What has more tension?

Discussion in 'Luthier's Guitar & Bass Technical Discussion' started by JDJ, Jul 20, 2006.

  1. JDJ

    JDJ Supporting Member

    Messages:
    3,536
    Joined:
    Jan 5, 2002
    Location:
    NC
    A 25.5 inch scale with 10s in standard concert-pitch tuning

    OR

    A 25 inch scale with 11s in standard concert-pitch tuning?

    My fingers tell me it's the former. Anybody know?
     
  2. Jack Briggs

    Jack Briggs Member

    Messages:
    1,624
    Joined:
    Aug 14, 2003
    Location:
    Raleigh, NC
  3. Clorenzo

    Clorenzo Member

    Messages:
    1,940
    Joined:
    Jun 16, 2004
    Location:
    Munich / Madrid
    +1. It's not the same figures but I remember using those formulas to work out that, for a fixed string gauge, the difference in tension between 24.75" and 25.5" is about 6%, while for a fixed scale, the difference in tension between 9s and 10s is about 22%, so you can more or less extrapolate.
     
  4. scottlr

    scottlr Member

    Messages:
    22,677
    Joined:
    May 14, 2006
    Location:
    Born & raised in Texas; stranded in Iowa
    I have to admit that I have never paid any attention to what scale neck I had on any particular guitar. The only scale I ever had that I didn't get along with was a Ric 325 with the 3/4 size scale.
    One thing I DO notice, though, is that 10s on my Gretsch 6120 feel like 9s, where they feel like 10s on all of my other guitars. For awhile, I put 11s on it, just cuz I could. The string path seem longer on the Gretsch because of the Bigsby. Is that why? Longer equals less tension?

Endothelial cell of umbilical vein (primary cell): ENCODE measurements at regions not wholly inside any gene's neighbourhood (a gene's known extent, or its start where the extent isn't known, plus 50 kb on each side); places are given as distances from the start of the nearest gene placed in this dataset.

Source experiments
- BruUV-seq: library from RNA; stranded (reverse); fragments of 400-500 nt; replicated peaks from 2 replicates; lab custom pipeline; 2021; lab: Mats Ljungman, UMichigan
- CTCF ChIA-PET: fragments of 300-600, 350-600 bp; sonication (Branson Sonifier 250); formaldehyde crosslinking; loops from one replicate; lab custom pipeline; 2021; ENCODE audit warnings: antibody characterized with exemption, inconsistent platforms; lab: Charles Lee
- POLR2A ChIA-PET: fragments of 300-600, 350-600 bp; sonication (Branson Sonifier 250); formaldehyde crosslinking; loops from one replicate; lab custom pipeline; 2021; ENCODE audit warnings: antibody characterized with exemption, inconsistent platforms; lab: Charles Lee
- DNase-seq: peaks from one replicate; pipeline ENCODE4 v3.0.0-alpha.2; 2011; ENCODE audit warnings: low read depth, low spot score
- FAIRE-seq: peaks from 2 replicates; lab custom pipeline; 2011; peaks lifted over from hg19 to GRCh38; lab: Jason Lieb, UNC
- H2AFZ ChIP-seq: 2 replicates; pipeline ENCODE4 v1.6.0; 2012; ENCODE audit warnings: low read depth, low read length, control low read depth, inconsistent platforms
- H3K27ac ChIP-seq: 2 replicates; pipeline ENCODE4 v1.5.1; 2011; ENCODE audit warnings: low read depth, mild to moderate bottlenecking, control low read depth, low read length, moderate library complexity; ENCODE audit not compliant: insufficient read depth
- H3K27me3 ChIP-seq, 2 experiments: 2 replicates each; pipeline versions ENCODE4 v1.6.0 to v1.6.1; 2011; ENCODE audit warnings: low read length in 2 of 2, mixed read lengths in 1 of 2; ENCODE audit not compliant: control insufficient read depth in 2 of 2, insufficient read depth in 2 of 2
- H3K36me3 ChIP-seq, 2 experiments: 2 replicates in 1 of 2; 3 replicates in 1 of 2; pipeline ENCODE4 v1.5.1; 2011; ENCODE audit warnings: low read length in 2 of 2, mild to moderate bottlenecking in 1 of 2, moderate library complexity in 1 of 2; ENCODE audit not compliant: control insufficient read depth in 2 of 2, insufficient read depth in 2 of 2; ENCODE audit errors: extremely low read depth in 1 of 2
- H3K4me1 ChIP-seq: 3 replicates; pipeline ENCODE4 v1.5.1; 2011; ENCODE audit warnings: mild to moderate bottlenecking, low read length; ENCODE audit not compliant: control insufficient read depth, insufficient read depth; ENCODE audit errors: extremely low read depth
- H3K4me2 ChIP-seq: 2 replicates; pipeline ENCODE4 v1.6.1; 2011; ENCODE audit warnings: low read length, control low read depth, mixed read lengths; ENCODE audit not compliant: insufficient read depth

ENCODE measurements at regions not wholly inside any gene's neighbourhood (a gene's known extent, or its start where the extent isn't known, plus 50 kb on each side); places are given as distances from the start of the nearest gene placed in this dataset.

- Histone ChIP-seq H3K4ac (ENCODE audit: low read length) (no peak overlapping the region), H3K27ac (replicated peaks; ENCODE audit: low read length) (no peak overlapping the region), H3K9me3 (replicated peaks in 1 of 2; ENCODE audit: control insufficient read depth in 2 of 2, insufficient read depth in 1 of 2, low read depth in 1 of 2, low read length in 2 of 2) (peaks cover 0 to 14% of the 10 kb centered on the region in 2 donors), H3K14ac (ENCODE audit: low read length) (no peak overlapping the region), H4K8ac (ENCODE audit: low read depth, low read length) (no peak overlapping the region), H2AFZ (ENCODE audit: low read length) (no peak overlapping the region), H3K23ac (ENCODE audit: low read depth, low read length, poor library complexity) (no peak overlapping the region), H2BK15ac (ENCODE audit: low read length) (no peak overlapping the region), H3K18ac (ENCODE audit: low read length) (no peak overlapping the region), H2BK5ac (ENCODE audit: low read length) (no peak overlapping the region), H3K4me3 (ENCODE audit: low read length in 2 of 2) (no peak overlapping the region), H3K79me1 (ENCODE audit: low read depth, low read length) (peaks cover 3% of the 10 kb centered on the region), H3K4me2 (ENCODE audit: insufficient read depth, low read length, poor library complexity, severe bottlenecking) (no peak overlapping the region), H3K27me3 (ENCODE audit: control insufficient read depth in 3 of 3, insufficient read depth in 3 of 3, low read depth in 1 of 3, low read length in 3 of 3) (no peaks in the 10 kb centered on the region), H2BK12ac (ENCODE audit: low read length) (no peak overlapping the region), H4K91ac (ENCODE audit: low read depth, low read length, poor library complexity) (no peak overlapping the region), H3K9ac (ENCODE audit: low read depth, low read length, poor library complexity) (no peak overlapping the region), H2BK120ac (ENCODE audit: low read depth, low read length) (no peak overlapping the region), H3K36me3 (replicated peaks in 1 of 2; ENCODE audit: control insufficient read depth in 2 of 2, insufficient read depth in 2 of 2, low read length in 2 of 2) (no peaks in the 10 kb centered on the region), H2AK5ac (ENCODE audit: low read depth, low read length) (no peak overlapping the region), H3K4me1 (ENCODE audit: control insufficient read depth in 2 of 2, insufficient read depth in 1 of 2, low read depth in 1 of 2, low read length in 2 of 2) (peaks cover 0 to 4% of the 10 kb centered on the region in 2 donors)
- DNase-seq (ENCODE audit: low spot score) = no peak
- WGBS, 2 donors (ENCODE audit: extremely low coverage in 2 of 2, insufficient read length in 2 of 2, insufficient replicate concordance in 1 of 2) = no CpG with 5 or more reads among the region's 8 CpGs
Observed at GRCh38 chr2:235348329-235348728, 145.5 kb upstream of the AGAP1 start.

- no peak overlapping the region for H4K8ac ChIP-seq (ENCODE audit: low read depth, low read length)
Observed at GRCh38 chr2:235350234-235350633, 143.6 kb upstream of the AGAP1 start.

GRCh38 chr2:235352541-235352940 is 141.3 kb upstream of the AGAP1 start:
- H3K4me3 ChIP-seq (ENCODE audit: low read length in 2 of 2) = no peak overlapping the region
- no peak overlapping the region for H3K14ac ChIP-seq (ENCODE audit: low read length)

5. John Phillips

    John Phillips Member

    Messages:
    13,080
    Joined:
    Mar 17, 2002
    Location:
    Scotland
    Exactly. Even though the actual tension (tuned to pitch) is the same - assuming the same string gauge and scale length - a guitar with a lot of extra string length at either end will feel looser to play, because when you bend or even just press down to the frets, the extra length stretches too and the string feels slacker - but equally you have to move the string a lot further to get the same change in pitch. A trem system makes the guitar feel even looser since as you bend, the trem moves as well. So a guitar with a long string path and a Bigsby will feel WAY looser than something like a Les Paul, even with the same scale length.
     
  6. JDJ

    JDJ Supporting Member

    Messages:
    3,536
    Joined:
    Jan 5, 2002
    Location:
    NC
    So, in I-didn't-do-so-well-in-math-and-science terms, why does my Thorn, with a 25 inch scale, a 10 to 14 inch compound radius, and 11s feel easier to bend than my EJ Strat with a 25.5 inch scale, a 12 inch radius, and 10s?

    Other than Ron's guitar comes with extra mojo... because that's what seems intuitive to me.:D
     
  7. Jack Briggs

    Jack Briggs Member

    Messages:
    1,624
    Joined:
    Aug 14, 2003
    Location:
    Raleigh, NC
    I'd say the compound radius and a super setup have much to do with it as well.
     
  8. Don A

    Don A Silver Supporting Member

    Messages:
    4,730
    Joined:
    Nov 3, 2004
    Location:
    Massachusetts
    Tall, well dressed frets, high action and extra relief will all make a guitar feel easier to bend on.
     
  9. philtone

    philtone Member

    Messages:
    83
    Joined:
    Nov 17, 2003
    Location:
    baltimore, hon
    Here is an interesting applet for string tension and gauge:
    http://www.pacificsites.net/~dog/StringTensionApplet.html

    I can't vouch for it's accuracy as I have no way to quantify results to compare, but given it's origins, I assume this applet to be reasonably accurate when using common sense as the applet's description advises.
     

Share This Page